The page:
How to Find Out if Your Mac Is in the Infected 1 Percent
The chatter in computer security circles last week and over the weekend was about the Mac. A weakness in Oracle’s Java has led to the infection of some 600,000 Macs with malware, creating the first known Botnet comprised of machines on that platform.
Naturally, Windows apologists, sick of being the target of a decade of malware-based ridicule, were quick to jump up and down and scream that the Mac’s newfound market success has made it the next natural target for malware creators.
One thing that has been lacking of yet is a course of action for the 1 percent of Macs in use that have been hit with the malware. Kaspersky Labs, which did a thorough analysis of the malware today launched a Web-based tool to determine if your Mac is among those known to have contracted it.
The tool checks the Mac’s UUID number against a database of machines known to be affected and tells you if you have it, and if you don’t know what a UUID number is, it shows you how to find it.
If your machine turns out to be among the anointed 1 percent who some say are the harbingers of a new apocalyptic phase for Mac security, there is a removal tool.
So now that we’re nearing the end of this kerfuffle, what can we glean from this incident on the state of Mac security? First off, it’s necessary, as always, to include a hedging statement. In the investing world we often hear the phrase “Past performance is not an indication of future results.” It means that unknown, unforseen circumstances can always bring about a substantial variation in a known and established pattern.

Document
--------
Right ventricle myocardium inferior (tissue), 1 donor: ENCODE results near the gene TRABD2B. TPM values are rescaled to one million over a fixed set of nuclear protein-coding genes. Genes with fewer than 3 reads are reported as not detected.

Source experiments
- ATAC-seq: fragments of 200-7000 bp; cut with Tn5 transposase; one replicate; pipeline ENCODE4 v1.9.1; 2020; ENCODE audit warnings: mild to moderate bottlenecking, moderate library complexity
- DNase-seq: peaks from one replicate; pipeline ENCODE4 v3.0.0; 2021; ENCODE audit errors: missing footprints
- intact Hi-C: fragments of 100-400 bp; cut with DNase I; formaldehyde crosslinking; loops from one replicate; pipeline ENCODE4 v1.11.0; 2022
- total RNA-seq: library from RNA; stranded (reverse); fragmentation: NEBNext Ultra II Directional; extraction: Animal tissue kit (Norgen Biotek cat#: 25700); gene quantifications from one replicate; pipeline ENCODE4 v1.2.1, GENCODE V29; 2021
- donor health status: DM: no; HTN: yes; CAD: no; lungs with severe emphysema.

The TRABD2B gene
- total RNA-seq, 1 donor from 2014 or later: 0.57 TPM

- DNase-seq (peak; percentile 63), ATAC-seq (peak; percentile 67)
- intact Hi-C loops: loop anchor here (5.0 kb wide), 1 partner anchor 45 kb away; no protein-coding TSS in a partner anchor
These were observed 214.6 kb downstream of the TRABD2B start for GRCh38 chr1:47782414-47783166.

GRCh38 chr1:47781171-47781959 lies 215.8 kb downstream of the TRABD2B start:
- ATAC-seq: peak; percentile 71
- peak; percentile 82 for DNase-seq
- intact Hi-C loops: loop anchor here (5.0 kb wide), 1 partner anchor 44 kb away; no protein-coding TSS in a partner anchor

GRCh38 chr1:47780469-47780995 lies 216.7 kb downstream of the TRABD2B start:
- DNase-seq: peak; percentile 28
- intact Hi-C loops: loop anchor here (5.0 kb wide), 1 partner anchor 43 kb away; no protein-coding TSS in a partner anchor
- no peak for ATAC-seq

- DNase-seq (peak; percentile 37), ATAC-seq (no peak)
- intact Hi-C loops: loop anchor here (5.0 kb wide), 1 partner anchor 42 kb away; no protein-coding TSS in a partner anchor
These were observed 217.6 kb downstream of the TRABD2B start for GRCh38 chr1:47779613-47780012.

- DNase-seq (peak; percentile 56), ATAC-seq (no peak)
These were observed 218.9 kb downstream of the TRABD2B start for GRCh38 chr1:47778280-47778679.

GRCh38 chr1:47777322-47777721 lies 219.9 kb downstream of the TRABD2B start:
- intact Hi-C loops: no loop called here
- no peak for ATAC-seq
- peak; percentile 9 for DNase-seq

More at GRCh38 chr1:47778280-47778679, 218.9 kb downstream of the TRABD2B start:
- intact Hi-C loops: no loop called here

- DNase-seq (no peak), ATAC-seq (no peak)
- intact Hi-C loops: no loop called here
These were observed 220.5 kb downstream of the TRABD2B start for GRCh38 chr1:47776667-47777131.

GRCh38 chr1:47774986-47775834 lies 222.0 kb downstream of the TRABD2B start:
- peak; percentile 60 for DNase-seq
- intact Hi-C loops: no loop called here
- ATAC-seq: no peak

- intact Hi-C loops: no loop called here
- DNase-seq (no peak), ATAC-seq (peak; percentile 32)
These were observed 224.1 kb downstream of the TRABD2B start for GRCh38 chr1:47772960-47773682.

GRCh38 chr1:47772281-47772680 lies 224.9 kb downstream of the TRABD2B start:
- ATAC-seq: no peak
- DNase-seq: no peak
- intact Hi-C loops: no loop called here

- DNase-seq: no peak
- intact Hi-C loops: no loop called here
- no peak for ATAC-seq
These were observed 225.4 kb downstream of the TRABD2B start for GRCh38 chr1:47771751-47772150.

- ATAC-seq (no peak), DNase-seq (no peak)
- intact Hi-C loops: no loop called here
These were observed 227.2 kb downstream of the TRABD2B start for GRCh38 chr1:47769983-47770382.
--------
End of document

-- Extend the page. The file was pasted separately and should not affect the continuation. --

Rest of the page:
On the subject of security the pattern has been this: Occasionally, a vulnerability, sometimes nothing more than a proof of concept, sometimes something a little more threatening, such as this Flashback malware or the MacDefender one that occurred last year, appears and re-opens the discussion. After years of marginal market share, the Mac now represents a juicy new target for malware creators, and Mac users are in for a rude awakening.
Indeed, various pundits have been saying that some onset of significant serious trouble for Mac owners is just over the horizon. This indeed could happen. A new supervirus could emerge tomorrow that causes all kinds of unforseen troubles. But it hasn’t yet.
Windows still remains a target. As recently as 11 months ago, Microsoft’s own data showed that of the 420,000 Windows users who downloaded a then-new malware removal tool, those who had infections averaged 3.5 threats per machine. And of the top 10 threats seen at that time, seven were the result of vulnerabilities in Java, something you should probably consider turning off, whether your computer runs Windows or Mac OS.
As of today, for those 600,000 people whose Macs are infected, they’re averaging only one threat per machine.
One is still too many, especially if it’s a bad one. And clearly Apple can’t act like it’s impervious to security concerns, yet there’s no evidence that it is. Just slow. Some critics have said Apple didn’t respond quickly enough to this latest outbreak, especially in light of the fact that Flashback/Flashfake took advantage of a Java vulnerability that has been known for about a month. Apple clearly could have and should have responded faster.
Apple last year hired David Rice, a former U.S. Navy Information warrior, so it has at the top of its security team a well-respected executive with a history of thought leadership on the subject.
The current state and future of Mac security will be a topic I hope AllThingsD’s Kara Swisher and Walt Mossberg ask Apple CEO Tim Cook about on the stage at D:10 next month. One hopes he’ll give us some visibility into the urgency or lack thereof with which Apple views the evolving threat landscape.
But if this is the worst that the malware creators can dish out, I still like my chances on the Mac. The apocalypse isn’t here yet.